Disinfection in anaesthesia resuscitation
Usually, sterility is assessed by the user and is generally understood to be completely free of bacteria, once the media has been disinfected.
In the mid-nineteenth century, although the world had carried out complicated surgeries, the mortality rate in surgery was still high, many types of surgery such as open fracture, mastectomy, goitre surgery had high mortality rate. up to 50%. It was not until Pasteur discovered bacteria that it was known that bacteria were a cause of high mortality in surgery.
In 1890, the 17th International Congress of Surgery in Berlin defined the principle of aseptic surgery. In 1893 Mikulicz used rubber gloves for the first time in surgery, which greatly reduced the mortality rate.
The microorganisms that cause disease are not normally present in the body's organization, they only present and cause disease when they enter the body. Therefore, every surgical procedure, from small tasks such as changing wound dressings to complex surgeries, requires aseptic. In order to achieve sterility, all materials, tools and equipment must be disinfected before use.
Aseptic: A way to protect disinfected instruments as well as clean incisions from infection. Sterility is achieved only after physical and chemical sterilization methods have been applied.
Disinfection: The use of physical or chemical methods to kill any microorganisms in a range of environments, as well as materials and instruments used in surgery, in the operating room which itself cannot be sterile.
Usually, sterility is assessed by the user and is generally understood to be completely free of bacteria, once the media has been disinfected. That concept is not entirely correct. It must be understood that the process of disinfecting microorganisms is killed according to mathematical laws. When disinfected, a percentage of the microbial population is killed in a unit of time. This means that there is a percentage of the bacteria that will die and a percentage that will remain alive for a certain time after the initial contact with the disinfected vehicle.
Today, to evaluate a material, an instrument is considered sterile, based on the MSI (Microbiological Safety survival Index) value. MSI was developed in Canada to measure the quality of products considered sterile after sterilization. Based on the accepted MSI value of one million sterilized products, there is a 99.9999% chance of being sterile. The higher the MSI value, the more sterility is guaranteed. Thus, absolute sterility cannot be achieved because the sterilization process cannot completely kill the bacteria and there is still a very small percentage of survival, but the number of bacteria is not enough to cause an infection.
The bacteria with the most resistant spores are because it is able to withstand agents that destroy it from the outside. Therefore, the choice of a sterilization method to achieve sterility depends mainly on the nature of the item to be disinfected. The time required to kill bacterial spores, each medium, is standardized. Like each sterilization method has its advantages and disadvantages.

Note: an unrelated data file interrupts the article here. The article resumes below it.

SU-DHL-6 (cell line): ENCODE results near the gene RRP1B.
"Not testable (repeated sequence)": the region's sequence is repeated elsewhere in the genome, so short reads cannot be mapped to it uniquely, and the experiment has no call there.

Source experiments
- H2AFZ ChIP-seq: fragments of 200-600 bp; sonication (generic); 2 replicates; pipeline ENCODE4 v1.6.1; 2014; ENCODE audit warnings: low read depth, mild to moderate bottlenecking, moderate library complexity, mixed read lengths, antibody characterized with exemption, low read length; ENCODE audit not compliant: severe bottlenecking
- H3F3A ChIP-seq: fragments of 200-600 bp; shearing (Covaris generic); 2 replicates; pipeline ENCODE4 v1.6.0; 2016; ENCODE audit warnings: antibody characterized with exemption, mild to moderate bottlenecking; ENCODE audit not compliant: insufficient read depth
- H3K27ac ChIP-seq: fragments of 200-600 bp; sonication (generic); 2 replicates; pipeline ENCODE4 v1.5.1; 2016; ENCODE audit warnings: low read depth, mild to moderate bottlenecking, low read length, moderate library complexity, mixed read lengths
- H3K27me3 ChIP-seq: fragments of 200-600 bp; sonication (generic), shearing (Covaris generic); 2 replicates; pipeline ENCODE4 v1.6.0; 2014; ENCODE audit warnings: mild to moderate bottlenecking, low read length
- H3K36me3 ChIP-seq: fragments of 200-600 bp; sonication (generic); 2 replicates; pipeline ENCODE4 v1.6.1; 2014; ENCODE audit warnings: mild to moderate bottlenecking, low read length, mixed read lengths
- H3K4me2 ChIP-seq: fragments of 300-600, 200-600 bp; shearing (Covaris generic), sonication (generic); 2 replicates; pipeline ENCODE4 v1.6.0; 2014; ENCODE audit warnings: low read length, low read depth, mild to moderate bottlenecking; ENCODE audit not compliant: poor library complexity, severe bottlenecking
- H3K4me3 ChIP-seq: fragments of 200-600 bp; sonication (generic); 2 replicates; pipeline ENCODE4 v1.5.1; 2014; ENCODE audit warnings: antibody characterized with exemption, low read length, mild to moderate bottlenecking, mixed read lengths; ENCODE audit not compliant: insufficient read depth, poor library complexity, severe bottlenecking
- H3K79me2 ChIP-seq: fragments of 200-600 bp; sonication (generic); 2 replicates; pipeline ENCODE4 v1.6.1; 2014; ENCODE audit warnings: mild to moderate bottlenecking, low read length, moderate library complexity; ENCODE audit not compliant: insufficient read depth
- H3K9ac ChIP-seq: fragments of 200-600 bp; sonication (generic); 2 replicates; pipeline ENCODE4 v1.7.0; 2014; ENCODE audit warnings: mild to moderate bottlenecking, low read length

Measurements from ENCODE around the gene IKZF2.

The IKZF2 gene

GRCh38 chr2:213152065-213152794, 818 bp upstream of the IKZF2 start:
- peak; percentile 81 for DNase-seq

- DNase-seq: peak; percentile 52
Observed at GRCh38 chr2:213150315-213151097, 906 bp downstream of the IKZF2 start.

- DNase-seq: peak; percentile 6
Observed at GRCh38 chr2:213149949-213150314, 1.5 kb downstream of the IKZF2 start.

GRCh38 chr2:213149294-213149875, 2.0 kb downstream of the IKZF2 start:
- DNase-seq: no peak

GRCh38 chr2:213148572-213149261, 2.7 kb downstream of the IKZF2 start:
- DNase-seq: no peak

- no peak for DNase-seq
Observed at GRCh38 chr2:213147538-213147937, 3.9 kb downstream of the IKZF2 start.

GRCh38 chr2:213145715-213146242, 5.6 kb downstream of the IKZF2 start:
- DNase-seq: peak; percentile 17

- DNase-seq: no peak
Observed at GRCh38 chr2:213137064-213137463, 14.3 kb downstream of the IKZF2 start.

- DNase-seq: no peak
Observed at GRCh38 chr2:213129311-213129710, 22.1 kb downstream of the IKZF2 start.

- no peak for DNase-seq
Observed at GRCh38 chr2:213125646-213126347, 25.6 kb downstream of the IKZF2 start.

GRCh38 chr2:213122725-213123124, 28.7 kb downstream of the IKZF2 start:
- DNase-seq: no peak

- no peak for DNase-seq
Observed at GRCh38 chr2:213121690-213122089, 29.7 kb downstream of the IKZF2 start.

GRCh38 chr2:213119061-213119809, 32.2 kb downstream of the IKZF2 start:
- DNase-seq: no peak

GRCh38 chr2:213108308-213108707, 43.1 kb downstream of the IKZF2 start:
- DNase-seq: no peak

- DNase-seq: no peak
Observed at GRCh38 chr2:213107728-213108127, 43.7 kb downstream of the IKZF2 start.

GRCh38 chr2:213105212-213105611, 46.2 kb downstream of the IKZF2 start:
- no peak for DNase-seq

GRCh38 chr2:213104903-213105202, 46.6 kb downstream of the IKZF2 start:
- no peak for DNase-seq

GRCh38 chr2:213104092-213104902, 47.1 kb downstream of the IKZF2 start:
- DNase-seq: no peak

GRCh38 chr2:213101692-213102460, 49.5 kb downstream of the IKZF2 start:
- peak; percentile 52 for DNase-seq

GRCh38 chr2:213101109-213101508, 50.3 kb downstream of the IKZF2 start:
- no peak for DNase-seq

Disinfection methods include 2 main methods as follows:
Disinfection by physical methods.
Disinfection by heat (moist heat)
Moist heat in the form of heat saturated under pressure is a physical agent for the destruction of all microbial life forms including spores. Heat produces heat that destroys microorganisms, but this process is due to the addition of moisture because heat alone is not enough to kill bacteria. Heat and moist heat are obtained by increasing the temperature of the water. People create a pressure greater than atmospheric pressure to increase the temperature of the water to create high heat to destroy the vitality of microorganisms, and the heat combined with moisture will deform the substance. proteins inside the cell.
The heat is saturated when the steam containing a maximum amount of water evaporates. Direct exposure to saturated heat is the essence of humid heat sterilization. When the hot steam enters the chamber for sterilization under pressure, it condenses on contact with the material to be autoclaved. This condensate releases heat, both generating heat and wetting so it provides heat and moisture.
Disinfection by this method is referred to in terms of degrees of heat and contact time without mentioning the weight of pressure because pressure increases the boiling point of water but it has no effect on killing microorganism. With this method most normal microorganisms are killed in a few minutes at 54-55 0 C, some microorganisms with spores will endure the temperature at 115 0 C for more than 3 hours. However, no bacteria can survive at 121 0 C for 15 minutes of exposure. Therefore, if the temperature is increased, the contact time will be reduced.
A relationship between temperature and minimum contact time must be maintained throughout the sterilization process to complete an effective disinfection measure. The contact time and temperature reached inside the materials and tools to be disinfected depends on the size and type of materials and tools contained in the box (bin) to be autoclaved.
How to operate: